Craggus Comfort Movies: The Ice Pirates (1984) Review

Something of the odd one out in this stroll down movie memory lane, “The Ice Pirates” is a favourite cheesy movie that I came across much later in life than the age of 10 or 11 which excuses many of my other Craggus Comfort Movie choices. I don’t think this got a cinema release here in the UK otherwise I would have been all over it at the time but instead it was left for me to stumble across at the turn of the century on Turner Classic Movies of all places.

Set in the far future, when the galaxy has run out of water, Jason (Robert Urich) and his swashbuckling band of intergalactic outlaws are caught during a daring raid on an ice freighter. Saved from a fate worse than death by Princess Karina (Mary Crosby), the motley crew are pressganged into taking her royal highness on a quest to find her long lost father and – just possibly – the fabled lost ocean planet.

Goofy to the point of excess, you have to wonder what MGM was expecting when they commissioned this because what they got was a knowingly tongue-in-cheek, deeply irreverent and astonishingly lascivious sci-fi sitcom. A surprisingly eclectic and recognisable named cast assemble for what ends up feeling like the dirty old uncle of “Guardians Of The Galaxy”. Its scattergun humour is very of its time, glibly dropping throwaway gags and light bigotry into the script as its central adventure lurches forward unevenly.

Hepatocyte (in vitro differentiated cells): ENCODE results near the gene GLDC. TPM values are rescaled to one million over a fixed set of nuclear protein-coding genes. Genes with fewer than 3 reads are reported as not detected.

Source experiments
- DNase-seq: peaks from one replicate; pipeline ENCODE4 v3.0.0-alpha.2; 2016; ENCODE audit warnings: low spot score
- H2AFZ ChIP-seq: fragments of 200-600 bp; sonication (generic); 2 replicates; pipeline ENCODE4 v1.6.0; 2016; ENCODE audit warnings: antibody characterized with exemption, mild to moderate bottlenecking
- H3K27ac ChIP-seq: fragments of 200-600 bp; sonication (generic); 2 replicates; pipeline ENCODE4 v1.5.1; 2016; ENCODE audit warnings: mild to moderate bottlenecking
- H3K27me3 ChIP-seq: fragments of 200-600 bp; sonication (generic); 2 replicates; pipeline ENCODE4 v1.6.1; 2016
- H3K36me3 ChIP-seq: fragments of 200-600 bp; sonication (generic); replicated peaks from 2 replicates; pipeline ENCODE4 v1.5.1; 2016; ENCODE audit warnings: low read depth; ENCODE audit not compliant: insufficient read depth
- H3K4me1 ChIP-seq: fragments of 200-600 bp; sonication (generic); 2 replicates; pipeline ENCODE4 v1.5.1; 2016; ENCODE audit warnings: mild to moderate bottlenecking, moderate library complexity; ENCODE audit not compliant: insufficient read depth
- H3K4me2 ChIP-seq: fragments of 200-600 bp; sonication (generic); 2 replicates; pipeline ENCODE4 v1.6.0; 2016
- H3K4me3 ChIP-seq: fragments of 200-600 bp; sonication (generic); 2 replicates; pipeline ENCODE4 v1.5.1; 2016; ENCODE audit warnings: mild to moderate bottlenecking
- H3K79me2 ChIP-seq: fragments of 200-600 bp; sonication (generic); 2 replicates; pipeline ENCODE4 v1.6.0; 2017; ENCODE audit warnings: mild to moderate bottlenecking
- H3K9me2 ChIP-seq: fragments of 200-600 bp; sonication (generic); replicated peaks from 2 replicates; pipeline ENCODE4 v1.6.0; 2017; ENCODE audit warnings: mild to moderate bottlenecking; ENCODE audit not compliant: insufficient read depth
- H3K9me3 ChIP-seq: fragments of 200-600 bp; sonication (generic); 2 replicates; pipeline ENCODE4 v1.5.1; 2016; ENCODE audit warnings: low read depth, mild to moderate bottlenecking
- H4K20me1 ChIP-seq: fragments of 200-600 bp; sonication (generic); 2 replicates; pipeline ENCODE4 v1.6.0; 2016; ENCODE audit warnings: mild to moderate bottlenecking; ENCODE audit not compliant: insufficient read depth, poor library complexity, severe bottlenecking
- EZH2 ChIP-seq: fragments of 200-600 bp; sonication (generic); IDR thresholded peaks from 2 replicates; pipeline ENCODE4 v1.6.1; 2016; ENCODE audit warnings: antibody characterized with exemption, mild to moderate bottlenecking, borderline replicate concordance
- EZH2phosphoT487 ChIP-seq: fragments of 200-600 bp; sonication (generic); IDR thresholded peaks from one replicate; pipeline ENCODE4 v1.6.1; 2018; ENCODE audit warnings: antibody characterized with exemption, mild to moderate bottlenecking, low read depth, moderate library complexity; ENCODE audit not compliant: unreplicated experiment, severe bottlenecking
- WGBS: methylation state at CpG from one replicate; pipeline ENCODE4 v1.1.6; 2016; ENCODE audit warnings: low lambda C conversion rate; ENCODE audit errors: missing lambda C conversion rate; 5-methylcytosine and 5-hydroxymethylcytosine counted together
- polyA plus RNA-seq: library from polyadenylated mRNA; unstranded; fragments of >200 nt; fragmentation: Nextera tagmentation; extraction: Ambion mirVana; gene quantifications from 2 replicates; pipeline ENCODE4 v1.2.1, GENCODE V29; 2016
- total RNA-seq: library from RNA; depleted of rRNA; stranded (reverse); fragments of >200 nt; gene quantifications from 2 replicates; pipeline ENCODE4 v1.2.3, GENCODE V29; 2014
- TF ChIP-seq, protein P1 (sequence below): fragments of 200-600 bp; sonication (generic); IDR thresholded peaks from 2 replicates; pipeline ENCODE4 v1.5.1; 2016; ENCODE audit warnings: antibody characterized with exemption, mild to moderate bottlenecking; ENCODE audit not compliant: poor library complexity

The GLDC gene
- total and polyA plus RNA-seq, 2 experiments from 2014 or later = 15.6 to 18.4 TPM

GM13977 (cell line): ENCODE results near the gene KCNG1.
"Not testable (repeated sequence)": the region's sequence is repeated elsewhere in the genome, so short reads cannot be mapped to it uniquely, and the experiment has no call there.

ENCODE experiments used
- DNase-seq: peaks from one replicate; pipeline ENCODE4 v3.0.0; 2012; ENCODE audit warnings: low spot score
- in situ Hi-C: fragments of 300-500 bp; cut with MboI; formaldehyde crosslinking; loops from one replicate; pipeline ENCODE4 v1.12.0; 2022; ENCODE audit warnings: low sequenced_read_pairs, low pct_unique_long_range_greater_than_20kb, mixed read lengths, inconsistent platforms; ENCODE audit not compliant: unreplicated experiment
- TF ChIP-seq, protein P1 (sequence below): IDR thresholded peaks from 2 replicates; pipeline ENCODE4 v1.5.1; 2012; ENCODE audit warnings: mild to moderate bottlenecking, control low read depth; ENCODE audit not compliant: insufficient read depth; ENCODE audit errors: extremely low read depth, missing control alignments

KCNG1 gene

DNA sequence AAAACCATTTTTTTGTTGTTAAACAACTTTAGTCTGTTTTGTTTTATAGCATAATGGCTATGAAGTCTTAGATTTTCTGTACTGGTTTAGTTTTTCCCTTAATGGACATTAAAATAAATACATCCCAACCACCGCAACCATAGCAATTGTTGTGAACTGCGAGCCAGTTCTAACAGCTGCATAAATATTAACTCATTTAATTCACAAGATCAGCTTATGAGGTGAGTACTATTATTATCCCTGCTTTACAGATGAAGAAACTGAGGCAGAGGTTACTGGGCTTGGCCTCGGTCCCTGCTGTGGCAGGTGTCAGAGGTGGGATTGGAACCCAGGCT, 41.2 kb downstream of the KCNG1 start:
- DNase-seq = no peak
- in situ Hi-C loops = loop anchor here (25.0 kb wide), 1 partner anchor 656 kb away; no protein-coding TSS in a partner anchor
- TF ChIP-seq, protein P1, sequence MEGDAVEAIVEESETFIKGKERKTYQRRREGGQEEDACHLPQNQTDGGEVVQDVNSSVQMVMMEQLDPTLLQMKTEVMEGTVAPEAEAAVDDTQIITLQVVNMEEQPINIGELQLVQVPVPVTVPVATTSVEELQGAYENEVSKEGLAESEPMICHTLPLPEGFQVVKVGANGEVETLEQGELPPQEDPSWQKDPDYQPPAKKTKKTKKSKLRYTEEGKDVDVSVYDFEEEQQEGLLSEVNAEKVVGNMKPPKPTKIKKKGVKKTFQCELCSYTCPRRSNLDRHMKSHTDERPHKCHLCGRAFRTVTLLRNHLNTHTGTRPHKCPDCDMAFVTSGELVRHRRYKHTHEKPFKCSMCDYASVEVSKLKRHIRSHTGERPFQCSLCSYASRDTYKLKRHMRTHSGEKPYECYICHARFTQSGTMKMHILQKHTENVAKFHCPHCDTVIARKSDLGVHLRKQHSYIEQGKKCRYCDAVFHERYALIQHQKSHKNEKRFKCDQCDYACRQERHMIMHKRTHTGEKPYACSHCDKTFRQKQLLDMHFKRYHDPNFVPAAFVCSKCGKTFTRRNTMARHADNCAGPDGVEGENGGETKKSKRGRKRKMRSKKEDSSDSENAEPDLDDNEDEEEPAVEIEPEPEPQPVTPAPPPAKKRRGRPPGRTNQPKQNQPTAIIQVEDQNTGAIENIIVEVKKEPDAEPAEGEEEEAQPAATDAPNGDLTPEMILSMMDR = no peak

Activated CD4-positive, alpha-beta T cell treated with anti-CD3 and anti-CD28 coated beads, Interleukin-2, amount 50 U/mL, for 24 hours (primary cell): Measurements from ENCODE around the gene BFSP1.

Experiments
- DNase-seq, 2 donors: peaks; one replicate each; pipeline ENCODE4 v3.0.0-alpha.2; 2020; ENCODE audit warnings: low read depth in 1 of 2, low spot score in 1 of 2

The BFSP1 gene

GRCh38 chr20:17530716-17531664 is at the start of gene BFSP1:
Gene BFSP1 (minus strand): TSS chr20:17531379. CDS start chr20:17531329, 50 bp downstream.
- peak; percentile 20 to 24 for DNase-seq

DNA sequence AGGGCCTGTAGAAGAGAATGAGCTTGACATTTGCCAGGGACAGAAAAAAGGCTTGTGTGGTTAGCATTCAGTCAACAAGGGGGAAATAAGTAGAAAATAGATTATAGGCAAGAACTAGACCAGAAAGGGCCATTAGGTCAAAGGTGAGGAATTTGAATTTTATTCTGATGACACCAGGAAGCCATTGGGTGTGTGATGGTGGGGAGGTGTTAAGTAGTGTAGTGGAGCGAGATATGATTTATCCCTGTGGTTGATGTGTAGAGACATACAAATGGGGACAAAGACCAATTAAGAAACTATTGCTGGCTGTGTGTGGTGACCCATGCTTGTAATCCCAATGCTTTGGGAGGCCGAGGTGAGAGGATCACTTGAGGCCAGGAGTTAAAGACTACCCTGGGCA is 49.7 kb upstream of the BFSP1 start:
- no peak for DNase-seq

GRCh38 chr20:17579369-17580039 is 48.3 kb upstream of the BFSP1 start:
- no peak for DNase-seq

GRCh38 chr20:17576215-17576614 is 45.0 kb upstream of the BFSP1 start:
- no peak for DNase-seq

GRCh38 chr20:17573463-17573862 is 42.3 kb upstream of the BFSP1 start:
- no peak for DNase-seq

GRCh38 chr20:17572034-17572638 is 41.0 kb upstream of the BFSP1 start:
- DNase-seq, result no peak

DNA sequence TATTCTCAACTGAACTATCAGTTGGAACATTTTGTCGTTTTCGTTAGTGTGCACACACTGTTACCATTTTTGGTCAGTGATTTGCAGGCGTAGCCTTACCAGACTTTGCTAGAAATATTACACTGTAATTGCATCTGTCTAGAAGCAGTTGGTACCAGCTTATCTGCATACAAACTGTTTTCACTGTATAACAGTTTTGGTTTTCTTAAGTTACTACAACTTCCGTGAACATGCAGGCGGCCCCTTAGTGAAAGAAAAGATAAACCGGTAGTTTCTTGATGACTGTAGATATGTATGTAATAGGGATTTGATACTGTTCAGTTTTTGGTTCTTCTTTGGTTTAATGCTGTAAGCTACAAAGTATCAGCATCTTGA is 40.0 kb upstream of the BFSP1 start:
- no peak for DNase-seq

Beset by behind the scenes shenanigans of every sort, its kind of amazing the movie emerged as coherently as it did. Urich’s got charisma and charm to spare as the heroic and sardonic Jason while his crew and the many, many robots provide great entertainment value. Stalwarts like Anjelica Huston and Ron Perlman provide a touch of class and everybody, behind and in front of the camera seem to be having fun and, crucially, be in on the joke meaning it spills over to the audience and helps you overlook some of the movie’s shortcomings. The effects are decent enough by the standards of the time and some of the sets and practical effects have a likeable ramshackleness to them.


“The Ice Pirates” is like a fever dream you might have if you binge-watched Glen A Larson’s “Buck Rogers” and then ate a wheel of cheese but if you’re on board with its self-aware silliness, there’s a lot of fun to be had with this wild and crazy cartoon brought to life.



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